Swiss drug major Novartis’ multi-billion-dollar overhaul through deals with two multinational firms -- GlaxoSmithKline and Eli Lilly -- is likely to have an impact on the Indian market, too, as all the three companies have significant presence in the country, primarily in the segments involved in the transaction.
On Tuesday, Novartis agreed to buy GSK’s oncology products business for $14.5 billion, while selling its vaccines business, excluding flu, to GSK for $7.1 billion.
Besides, Novartis will pay up to $1.5 billion more if certain milestones are met.
It will also form a consumer health joint venture, in which GSK, with an equity interest of 63.5 per cent, will have majority control.
Novartis has also agreed to sell its animal health arm to Eli Lilly for about $5.4 billion.
The Swiss drugmakers’ moves are believed to be aimed at simplifying its business structure, while providing a focus on high-margin cancer drugs, a segment on which Novartis already has a strong grip.
“The transactions are significant.
“While Novartis will significantly strengthen its oncology business, GSK will consolidate its position as a leader in the vaccines business.
“The sale of the animal health business to Eli Lilly will also result in Novartis focusing on its core business portfolio. This is congruent with the recent trend of concentrating on core business areas and dispensing with peripheral ones,” said Anand Mehta, partner at Khaitan & Co, a firm that provides advisory and litigation-related services to companies.
An email questionnaire sent to Novartis India did not immediately elicit response, while a company spokesperson said it was too early to examine the implications of the deal in India.
A GSK spokesperson told Business Standard the deal would strengthen the company’s vaccine business globally.
“The India consumer business is not part of the joint venture but we will evaluate the opportunity, subject to shareholder approval, to potentially sell some of the joint-venture products in the country,” she said.
Currently, GSK operates in India through GSK Pharmaceutical and GSK Consumer Healthcare.
The global deal, seen as a major transaction in the international pharmaceutical space, is likely to change equations in the Indian market, too.
In fact, some experts pointed out the three companies might also have to seek the Foreign Investment Promotion Board’s approval for transactions involving their Indian businesses.
“To the extent these transactions involve Indian businesses, they may require FIPB’s prior approval.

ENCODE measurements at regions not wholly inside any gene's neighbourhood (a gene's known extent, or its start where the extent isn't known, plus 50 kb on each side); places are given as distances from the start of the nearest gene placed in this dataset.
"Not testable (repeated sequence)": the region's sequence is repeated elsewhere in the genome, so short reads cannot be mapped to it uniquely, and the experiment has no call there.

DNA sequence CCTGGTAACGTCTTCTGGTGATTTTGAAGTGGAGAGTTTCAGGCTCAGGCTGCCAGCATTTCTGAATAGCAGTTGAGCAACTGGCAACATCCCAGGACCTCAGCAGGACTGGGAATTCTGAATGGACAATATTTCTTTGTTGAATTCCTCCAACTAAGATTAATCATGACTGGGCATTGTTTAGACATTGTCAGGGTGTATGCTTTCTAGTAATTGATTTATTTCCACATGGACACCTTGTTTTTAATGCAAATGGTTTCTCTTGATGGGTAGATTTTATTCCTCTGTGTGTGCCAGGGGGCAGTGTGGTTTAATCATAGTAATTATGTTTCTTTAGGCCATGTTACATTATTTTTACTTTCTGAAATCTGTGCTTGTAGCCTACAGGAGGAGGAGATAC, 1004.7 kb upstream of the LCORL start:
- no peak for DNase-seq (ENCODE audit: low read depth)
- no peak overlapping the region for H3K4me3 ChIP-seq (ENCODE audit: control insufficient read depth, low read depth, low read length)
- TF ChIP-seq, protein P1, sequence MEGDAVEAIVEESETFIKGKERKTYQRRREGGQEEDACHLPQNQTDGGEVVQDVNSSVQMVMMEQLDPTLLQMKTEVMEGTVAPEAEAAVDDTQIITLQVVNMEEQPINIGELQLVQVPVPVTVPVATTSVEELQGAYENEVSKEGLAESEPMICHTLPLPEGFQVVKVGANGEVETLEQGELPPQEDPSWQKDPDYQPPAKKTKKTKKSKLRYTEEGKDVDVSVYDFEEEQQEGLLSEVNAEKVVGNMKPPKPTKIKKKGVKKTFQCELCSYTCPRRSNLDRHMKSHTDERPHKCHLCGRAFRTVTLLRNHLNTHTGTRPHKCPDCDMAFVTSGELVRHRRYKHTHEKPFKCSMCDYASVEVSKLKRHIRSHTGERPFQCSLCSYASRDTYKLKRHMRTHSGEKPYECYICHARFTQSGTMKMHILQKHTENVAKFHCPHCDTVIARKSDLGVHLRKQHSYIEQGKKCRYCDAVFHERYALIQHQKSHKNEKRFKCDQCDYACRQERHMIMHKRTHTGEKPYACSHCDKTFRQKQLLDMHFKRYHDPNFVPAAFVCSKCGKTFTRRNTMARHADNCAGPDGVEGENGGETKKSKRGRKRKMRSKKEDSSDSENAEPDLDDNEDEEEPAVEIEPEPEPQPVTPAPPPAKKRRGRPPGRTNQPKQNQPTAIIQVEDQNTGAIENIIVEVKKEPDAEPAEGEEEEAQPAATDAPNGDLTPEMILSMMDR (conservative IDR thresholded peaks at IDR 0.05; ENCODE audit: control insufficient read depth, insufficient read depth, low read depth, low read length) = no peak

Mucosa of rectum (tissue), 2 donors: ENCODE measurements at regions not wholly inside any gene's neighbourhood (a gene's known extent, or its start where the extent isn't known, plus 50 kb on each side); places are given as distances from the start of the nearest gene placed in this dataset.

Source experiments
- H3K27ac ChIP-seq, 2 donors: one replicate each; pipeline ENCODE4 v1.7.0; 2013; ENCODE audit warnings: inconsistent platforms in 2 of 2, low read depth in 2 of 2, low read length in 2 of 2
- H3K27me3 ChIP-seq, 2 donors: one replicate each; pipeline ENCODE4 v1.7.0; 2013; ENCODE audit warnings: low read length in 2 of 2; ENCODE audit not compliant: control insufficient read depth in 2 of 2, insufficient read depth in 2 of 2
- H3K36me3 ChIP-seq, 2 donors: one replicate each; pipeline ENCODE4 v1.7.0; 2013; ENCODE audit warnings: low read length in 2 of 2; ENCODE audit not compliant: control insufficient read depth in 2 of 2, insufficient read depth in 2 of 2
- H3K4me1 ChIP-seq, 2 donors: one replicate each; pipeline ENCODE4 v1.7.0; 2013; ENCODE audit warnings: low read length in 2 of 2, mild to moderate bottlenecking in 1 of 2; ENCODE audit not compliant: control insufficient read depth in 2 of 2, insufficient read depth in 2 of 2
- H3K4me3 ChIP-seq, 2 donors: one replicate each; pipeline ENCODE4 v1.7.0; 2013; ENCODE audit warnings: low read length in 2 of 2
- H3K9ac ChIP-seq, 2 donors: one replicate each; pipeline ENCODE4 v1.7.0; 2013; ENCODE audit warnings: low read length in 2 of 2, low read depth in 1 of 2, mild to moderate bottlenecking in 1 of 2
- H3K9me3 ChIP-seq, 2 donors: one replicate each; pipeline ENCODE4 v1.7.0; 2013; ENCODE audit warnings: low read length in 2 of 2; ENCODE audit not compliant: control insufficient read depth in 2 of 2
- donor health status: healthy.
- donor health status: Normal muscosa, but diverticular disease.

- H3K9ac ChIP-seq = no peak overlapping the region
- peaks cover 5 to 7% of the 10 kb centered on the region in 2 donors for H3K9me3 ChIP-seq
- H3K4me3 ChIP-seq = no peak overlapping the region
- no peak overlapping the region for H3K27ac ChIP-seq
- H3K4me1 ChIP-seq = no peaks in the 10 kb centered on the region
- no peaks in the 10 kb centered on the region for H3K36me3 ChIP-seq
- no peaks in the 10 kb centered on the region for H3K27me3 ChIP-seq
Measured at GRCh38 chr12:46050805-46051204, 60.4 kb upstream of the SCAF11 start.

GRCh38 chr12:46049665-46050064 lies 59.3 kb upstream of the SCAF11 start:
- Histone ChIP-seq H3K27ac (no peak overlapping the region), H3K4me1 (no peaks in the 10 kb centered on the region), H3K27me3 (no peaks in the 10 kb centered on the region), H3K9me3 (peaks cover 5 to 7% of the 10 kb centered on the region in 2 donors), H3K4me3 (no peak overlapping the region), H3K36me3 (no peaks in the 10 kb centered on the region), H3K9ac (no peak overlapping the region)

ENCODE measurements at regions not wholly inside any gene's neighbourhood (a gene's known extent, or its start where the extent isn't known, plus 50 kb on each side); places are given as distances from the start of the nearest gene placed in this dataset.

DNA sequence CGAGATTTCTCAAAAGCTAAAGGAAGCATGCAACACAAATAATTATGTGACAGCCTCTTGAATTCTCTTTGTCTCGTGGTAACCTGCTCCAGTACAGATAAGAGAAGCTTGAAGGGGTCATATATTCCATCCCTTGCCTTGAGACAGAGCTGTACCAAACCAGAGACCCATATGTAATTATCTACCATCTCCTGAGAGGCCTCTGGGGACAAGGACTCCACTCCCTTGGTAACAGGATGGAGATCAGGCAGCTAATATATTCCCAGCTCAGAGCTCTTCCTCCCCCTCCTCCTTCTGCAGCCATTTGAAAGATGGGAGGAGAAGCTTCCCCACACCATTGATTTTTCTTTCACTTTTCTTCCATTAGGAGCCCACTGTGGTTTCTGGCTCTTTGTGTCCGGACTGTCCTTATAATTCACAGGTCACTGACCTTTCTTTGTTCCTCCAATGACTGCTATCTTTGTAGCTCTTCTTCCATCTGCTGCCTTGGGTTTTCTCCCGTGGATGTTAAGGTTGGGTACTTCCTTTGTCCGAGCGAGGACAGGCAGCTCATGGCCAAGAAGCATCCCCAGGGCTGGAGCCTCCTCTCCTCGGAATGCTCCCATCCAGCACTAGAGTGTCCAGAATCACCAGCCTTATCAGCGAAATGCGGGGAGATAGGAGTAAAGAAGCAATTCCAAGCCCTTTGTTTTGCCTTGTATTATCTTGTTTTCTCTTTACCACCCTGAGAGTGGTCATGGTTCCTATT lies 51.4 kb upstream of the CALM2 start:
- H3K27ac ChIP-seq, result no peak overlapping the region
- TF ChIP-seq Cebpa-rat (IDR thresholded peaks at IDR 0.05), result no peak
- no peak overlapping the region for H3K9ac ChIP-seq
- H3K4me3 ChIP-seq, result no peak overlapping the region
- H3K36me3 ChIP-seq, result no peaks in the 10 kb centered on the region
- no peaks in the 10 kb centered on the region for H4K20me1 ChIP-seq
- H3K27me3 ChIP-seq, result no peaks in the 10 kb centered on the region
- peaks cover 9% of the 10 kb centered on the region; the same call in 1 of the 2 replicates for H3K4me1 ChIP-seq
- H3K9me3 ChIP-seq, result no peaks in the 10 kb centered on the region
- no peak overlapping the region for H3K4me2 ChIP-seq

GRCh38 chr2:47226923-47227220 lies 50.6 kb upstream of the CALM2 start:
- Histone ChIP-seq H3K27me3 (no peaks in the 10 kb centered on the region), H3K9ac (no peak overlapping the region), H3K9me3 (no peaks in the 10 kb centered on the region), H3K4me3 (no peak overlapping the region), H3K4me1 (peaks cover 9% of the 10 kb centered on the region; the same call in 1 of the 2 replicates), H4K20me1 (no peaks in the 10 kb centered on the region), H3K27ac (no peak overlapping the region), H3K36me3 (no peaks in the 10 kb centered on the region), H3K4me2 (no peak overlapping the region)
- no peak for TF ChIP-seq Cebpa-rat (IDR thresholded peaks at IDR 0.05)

“Besides, any non-compete clause would also require FIPB’s approval.
“It would be interesting to see whether the board believes ‘special circumstances’ exist,” said Khaitan & Co’s partner (corporate) Bhavik Narsana.
For instance, GSK Pharma, the Indian arm of GSK, is likely to lose its newly-built oncology portfolio in the domestic market to Novartis, when the global cancer business is divested.
According to GSK Pharma’s website, there are four brands in the company’s oncology segment -- Revolade, Tykerb, Votrient and Hycamtin.
As part of the deal, these products will be sold or transferred to Novartis.
In the vaccine segment, Eli Lilly is a significant player in India.
After acquiring major vaccines from Novartis, GSK might gain a significant share in the domestic market if it decides to sell those products here.
GSK has said it might use some of the proceeds from the deal to expand its vaccines business in India.
“The vaccines business will be expanded and, therefore, the India pharmaceuticals business might benefit from sales of additional vaccines when the deal is completed,” the GSK spokesperson said.
She added the company would secure from Novartis brands like Bexsero, a new vaccine for the prevention of meningitis B, and a meningitis ‘ABCWY’ combination vaccine being developed.
“The transaction will strengthen our vaccines business, where opportunities to build scale and combine high-quality assets are rare.
“It will consolidate our position as a world leader in the segment, supplying about two million vaccines every day to about 90 countries.
“It is too early to give specifics for India, as this will be worked out as we move towards closing the deal by early 2015,” she said.
Novartis sells a few veterinary products in India. But now, with the company selling the animal health business to Eli Lilly, those brands might either cease to be sold in India or sold by Eli Lilly.
FOR A SHOT IN THE ARM
A snapshot of the three-way deal
- $14.5 billion: The amount Novartis will pay to acquire GSK’s oncology products business ($1.5 bn more if certain milestones are met)
- $7.1 billion: The amount GSK will pay for Novartis’ vaccines business (excluding flu)
- $5.4 billion: The amount Eli Lilly will pay for Novartis’ animal health arm
- 63.5%: GSK’s equity interest in a consumer health joint venture it will form with Novartis